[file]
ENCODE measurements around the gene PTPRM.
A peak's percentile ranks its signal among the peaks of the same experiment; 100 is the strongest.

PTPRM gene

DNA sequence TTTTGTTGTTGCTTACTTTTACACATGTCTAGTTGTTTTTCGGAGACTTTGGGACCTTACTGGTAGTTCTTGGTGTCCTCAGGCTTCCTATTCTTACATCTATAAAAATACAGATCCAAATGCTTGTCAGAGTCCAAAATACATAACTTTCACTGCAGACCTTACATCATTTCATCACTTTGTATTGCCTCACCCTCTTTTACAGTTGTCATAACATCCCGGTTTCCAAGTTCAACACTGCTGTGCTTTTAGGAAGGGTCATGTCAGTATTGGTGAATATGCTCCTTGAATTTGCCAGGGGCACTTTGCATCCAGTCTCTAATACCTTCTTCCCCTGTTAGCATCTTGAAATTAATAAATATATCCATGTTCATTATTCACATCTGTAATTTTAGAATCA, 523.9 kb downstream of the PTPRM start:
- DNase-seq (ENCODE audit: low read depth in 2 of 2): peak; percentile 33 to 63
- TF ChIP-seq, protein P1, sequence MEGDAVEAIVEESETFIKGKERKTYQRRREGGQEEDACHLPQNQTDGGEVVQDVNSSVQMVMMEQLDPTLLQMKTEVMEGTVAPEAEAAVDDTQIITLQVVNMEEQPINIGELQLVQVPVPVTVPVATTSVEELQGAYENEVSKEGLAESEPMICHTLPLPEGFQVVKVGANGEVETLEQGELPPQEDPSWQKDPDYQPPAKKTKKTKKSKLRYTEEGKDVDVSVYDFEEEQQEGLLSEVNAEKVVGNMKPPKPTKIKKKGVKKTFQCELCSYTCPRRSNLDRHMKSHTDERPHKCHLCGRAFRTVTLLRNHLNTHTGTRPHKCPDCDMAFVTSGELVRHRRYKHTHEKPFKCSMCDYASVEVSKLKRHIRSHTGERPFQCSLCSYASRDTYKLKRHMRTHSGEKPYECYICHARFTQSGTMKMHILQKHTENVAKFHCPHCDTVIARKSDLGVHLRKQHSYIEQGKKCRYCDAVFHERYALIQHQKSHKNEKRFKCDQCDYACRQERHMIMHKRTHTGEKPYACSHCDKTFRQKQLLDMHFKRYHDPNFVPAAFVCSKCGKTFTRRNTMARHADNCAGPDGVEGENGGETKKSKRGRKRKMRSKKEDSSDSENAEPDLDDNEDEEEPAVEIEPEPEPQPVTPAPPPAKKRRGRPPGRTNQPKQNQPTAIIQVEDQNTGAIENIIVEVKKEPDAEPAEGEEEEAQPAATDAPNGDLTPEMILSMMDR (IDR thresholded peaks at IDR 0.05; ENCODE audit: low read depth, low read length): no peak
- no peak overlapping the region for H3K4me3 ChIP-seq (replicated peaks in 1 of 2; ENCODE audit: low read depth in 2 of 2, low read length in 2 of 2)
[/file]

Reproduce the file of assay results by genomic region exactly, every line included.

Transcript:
ENCODE measurements around the gene PTPRM.
A peak's percentile ranks its signal among the peaks of the same experiment; 100 is the strongest.

PTPRM gene

DNA sequence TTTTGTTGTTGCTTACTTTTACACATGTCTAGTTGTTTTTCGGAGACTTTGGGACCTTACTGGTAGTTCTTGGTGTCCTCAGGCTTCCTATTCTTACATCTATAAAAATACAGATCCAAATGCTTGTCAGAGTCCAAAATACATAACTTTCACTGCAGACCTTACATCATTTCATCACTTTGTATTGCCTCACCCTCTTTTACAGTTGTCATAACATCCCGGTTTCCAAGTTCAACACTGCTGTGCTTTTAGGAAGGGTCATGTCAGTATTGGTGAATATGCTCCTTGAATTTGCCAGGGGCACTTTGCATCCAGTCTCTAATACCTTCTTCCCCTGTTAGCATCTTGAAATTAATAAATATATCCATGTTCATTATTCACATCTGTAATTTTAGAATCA, 523.9 kb downstream of the PTPRM start:
- DNase-seq (ENCODE audit: low read depth in 2 of 2): peak; percentile 33 to 63
- TF ChIP-seq, protein P1, sequence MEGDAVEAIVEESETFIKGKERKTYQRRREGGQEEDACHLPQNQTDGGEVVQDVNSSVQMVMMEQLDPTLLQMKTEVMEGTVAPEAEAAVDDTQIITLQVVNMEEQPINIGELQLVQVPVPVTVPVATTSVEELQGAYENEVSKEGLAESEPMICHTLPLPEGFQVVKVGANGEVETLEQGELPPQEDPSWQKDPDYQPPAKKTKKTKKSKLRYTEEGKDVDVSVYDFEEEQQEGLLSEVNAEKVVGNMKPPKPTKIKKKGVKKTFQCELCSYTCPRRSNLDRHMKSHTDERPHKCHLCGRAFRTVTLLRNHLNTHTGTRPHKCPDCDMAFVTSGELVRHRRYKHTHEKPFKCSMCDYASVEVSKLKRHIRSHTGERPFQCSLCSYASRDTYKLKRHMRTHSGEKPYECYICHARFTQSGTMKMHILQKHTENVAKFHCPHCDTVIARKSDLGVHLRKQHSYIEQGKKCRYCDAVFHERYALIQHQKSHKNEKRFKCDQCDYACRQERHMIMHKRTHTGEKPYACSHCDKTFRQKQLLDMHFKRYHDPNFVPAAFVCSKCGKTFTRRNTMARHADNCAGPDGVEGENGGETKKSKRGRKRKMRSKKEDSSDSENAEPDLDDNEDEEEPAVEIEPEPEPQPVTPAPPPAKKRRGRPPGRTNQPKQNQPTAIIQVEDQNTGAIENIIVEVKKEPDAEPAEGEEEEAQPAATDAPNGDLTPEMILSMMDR (IDR thresholded peaks at IDR 0.05; ENCODE audit: low read depth, low read length): no peak
- no peak overlapping the region for H3K4me3 ChIP-seq (replicated peaks in 1 of 2; ENCODE audit: low read depth in 2 of 2, low read length in 2 of 2)